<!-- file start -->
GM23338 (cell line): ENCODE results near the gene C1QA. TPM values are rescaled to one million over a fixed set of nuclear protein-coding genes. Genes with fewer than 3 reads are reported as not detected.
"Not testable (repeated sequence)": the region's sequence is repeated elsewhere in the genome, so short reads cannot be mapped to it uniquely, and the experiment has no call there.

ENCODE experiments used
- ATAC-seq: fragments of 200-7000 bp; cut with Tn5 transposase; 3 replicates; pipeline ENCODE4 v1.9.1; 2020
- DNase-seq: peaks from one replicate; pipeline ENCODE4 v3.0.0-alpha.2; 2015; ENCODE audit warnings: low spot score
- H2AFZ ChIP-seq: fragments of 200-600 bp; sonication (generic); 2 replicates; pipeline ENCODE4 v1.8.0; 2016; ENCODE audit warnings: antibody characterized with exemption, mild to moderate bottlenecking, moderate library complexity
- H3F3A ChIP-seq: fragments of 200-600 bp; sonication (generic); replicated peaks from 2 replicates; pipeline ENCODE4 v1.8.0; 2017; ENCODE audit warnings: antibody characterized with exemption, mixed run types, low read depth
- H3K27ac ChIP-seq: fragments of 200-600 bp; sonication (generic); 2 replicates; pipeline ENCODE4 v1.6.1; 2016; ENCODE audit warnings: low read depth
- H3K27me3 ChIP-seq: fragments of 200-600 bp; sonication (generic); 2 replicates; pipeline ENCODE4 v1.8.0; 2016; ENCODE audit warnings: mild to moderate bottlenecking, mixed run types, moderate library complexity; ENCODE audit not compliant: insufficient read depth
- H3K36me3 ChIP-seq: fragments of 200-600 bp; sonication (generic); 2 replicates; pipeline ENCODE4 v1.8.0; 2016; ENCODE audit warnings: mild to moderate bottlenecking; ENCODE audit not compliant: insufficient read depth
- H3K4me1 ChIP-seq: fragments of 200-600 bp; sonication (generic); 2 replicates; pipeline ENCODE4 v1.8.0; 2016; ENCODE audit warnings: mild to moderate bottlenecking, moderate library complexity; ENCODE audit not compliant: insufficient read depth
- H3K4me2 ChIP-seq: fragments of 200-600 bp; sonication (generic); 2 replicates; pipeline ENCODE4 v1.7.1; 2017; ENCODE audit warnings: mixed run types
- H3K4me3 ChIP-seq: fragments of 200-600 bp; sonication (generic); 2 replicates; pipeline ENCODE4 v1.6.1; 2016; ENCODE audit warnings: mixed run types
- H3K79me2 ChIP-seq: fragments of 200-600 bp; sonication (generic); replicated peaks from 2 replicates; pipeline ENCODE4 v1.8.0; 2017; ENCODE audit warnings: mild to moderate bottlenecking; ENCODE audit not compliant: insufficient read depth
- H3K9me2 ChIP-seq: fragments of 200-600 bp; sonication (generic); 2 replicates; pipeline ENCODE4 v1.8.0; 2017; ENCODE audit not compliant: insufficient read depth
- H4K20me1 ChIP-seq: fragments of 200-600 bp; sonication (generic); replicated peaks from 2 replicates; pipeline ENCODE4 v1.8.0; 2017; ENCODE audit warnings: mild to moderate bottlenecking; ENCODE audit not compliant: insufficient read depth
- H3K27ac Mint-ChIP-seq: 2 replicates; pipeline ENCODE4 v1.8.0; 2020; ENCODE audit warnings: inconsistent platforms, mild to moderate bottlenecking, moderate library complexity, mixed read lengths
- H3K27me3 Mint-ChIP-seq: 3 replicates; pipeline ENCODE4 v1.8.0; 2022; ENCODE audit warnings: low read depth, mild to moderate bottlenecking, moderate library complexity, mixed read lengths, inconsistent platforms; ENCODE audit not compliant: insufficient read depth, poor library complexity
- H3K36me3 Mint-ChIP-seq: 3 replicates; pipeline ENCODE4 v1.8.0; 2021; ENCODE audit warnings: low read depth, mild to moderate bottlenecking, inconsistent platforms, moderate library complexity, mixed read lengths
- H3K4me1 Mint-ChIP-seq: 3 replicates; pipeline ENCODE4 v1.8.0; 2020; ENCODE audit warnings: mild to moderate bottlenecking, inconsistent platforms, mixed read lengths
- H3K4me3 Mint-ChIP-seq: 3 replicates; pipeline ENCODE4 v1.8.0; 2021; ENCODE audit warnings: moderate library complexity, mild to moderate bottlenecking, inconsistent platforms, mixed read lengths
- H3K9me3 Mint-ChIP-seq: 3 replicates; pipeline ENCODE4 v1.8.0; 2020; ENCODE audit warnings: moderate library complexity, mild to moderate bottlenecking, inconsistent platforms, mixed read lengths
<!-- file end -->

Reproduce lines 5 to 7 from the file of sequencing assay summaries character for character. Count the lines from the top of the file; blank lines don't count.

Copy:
- DNase-seq: peaks from one replicate; pipeline ENCODE4 v3.0.0-alpha.2; 2015; ENCODE audit warnings: low spot score
- H2AFZ ChIP-seq: fragments of 200-600 bp; sonication (generic); 2 replicates; pipeline ENCODE4 v1.8.0; 2016; ENCODE audit warnings: antibody characterized with exemption, mild to moderate bottlenecking, moderate library complexity
- H3F3A ChIP-seq: fragments of 200-600 bp; sonication (generic); replicated peaks from 2 replicates; pipeline ENCODE4 v1.8.0; 2017; ENCODE audit warnings: antibody characterized with exemption, mixed run types, low read depth